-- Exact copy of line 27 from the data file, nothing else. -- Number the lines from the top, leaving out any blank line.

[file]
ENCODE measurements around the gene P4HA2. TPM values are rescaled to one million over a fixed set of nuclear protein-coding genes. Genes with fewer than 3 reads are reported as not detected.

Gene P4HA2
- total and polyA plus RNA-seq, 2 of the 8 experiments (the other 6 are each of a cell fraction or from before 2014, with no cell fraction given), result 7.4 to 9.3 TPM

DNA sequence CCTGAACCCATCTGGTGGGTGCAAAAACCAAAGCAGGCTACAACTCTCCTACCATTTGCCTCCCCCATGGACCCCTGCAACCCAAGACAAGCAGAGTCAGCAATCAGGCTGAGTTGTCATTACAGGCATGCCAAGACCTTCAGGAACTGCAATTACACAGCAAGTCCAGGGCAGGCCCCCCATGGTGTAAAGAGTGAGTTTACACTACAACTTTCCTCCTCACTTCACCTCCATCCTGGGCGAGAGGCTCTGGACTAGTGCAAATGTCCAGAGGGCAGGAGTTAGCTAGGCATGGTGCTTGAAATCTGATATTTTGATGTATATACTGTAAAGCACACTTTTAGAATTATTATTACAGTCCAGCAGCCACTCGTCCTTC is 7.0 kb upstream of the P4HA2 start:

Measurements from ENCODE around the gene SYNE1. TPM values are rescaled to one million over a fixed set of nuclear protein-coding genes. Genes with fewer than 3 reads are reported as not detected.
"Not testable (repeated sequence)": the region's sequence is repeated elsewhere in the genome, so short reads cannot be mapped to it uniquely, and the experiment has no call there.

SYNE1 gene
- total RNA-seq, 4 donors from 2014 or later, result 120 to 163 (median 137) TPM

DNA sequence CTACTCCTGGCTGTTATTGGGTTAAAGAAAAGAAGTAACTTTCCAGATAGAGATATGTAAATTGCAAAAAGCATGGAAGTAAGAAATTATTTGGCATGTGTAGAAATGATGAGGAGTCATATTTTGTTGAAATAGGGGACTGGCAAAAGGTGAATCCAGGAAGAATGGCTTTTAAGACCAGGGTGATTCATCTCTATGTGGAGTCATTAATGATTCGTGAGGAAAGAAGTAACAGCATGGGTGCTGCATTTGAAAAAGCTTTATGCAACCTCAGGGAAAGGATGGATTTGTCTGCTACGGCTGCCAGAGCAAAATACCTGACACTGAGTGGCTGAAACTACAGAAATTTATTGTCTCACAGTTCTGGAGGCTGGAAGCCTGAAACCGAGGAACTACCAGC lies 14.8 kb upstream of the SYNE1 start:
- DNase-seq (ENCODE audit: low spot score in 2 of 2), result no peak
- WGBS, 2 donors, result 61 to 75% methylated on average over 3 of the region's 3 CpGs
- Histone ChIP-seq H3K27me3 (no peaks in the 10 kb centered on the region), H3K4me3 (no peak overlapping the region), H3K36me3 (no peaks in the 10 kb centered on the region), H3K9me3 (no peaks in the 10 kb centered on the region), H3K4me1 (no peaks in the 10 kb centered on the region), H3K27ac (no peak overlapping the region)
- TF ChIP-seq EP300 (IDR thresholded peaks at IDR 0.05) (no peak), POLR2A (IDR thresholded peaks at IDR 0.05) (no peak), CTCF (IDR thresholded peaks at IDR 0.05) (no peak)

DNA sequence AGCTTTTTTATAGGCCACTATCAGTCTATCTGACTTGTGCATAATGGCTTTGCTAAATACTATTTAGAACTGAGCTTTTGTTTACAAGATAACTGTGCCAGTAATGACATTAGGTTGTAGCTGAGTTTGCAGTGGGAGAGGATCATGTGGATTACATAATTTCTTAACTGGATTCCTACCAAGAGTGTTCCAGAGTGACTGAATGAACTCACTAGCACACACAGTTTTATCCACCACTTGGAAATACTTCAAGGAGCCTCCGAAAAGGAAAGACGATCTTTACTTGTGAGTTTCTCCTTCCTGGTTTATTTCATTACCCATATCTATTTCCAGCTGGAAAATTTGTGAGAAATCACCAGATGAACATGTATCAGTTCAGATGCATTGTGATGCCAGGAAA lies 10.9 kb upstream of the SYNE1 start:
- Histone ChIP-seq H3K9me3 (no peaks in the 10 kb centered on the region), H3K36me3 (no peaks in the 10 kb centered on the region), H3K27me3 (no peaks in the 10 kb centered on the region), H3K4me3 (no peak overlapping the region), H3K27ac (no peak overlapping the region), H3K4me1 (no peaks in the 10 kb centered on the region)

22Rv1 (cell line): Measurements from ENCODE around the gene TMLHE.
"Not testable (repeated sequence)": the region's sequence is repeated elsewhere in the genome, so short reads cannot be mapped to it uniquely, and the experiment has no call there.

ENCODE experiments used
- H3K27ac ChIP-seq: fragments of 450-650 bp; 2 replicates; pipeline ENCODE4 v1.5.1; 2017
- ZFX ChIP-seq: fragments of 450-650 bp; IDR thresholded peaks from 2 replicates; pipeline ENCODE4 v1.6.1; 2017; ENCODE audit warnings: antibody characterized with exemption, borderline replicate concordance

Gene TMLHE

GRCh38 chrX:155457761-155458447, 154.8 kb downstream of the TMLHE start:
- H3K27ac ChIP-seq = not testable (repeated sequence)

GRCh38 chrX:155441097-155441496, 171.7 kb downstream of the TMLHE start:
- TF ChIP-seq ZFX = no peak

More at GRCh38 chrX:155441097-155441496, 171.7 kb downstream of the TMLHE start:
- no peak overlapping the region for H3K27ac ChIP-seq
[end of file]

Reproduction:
- no peak overlapping the region for H3K27ac ChIP-seq